I never did find a polite way to describe the anus, the rectum, the colon, the intestines etc… so let’s stick with the more appropriate medical terminologies when referring to the opposite end of the digestive tract from where the food goes in
While discussing this topic, all the above will apply.
I suspect most people reading this will, at sometime, have been told about the need to consume more fibre in their diet – for ‘obvious’ (we are told) motility and health reasons. My gastroenterologist even told me it was good for diarrhea, as it would mop up all the liquid!
So like good obedient children we follow the advice of our elders and consume the RDA of fibre in our diets – don’t we?
The RDAs for fiber for healthy adults are 38gm/day for males 19-50 years old and 25 gm/day for females 19-50 years old. The RDA for fiber decreases with age. Males age 51 years and older need 30 gm/day; females age 51 years and older need 21 mg/day. The requirement for fiber varies somewhat among individuals. The average American eats about 15 grams of fiber a day – too little to meet the RDA. source
Have you ever questioned this advice? Where does it come from and has it ever been proven – to be of value to your good health. Are there opposing views and any science to back those up?
…The father of the fibre hypothesis: Dr Denis Burkitt
Dr. Denis Burkitt was the first researcher to connect a high fibre diet with better health. Studying rural communities in Africa, he noticed that eating a traditional diet resulted in healthier stools and bowel movements in contrast to those living in cities and consuming a western diet. Those eating local produce had extremely low incidences of diabetes, irritable bowel syndrome, constipation, diverticular disease, colon cancer or heart disease compared to those consuming a Western diet. After looking at many factors, Dr Burkitt concluded the high amount of fibre in traditional diets was necessary for maintaining good health.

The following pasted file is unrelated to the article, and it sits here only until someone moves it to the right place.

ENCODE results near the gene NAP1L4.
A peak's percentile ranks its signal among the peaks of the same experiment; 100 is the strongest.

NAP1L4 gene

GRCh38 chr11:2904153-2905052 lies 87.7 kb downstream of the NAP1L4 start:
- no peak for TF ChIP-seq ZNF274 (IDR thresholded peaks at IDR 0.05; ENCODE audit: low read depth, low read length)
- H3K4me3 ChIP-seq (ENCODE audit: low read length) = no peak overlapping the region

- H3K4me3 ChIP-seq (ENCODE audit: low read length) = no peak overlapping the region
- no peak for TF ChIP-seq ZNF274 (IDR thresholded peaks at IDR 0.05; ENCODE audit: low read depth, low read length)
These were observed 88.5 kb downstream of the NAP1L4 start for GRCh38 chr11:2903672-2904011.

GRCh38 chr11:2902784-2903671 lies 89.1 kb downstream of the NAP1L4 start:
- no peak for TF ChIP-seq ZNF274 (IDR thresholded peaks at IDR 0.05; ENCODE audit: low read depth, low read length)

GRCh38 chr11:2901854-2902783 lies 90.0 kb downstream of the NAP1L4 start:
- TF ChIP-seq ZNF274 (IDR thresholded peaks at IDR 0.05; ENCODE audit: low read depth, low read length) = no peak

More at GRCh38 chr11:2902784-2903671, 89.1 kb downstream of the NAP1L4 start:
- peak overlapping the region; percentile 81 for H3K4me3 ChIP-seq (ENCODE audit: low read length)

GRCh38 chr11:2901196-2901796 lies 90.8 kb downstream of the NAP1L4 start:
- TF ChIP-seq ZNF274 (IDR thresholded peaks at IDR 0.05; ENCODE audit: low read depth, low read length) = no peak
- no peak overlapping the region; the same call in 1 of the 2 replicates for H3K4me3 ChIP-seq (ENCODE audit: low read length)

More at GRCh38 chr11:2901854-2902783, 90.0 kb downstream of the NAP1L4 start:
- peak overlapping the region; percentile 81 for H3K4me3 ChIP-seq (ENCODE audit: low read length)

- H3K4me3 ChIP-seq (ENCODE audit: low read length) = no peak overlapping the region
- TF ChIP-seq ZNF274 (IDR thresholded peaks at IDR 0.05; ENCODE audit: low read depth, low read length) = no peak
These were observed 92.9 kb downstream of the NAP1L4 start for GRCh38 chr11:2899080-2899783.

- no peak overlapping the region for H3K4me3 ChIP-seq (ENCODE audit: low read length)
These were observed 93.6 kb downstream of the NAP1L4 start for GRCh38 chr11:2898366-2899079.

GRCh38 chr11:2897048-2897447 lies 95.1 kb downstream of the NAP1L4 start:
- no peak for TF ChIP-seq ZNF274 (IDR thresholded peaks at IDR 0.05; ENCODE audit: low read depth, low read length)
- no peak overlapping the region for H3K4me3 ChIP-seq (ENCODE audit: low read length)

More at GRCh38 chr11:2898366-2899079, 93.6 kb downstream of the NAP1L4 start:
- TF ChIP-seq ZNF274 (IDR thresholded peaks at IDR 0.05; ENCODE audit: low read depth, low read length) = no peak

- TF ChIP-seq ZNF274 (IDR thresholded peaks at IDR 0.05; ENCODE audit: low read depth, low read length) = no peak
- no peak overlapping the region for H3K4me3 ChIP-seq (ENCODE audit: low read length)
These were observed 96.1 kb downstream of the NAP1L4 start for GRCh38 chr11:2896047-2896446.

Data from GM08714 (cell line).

Has the Fibre Hypothesis been proven accurate? Not according to some health advocates I have been following. Quite the opposite in fact:
For decades, fiber has been touted as an essential component of a healthy diet. The supposed benefits of a high-fiber diet have been drilled into us through recommendations by our doctors, government, and the food industry alike, yet many of these health claims have not been proven by research.
In fact, many studies have demonstrated that excess intake of fiber may actually be harmful, particularly for gut health.
The majority of the research supporting the benefits of dietary fiber come from epidemiological studies that link the consumption of fiber-rich fruits and vegetables with a lowered risk of certain diseases such as obesity, heart disease and cancer, particularly colon cancer. (1) Yet when tested in the lab, controlled intervention trials that simply add fiber supplements to an otherwise consistent diet have not shown these protective effects. source
When it comes to the detrimental effects of fibre in the diet there are quite a few published papers showing the ANTI value of consuming these substances.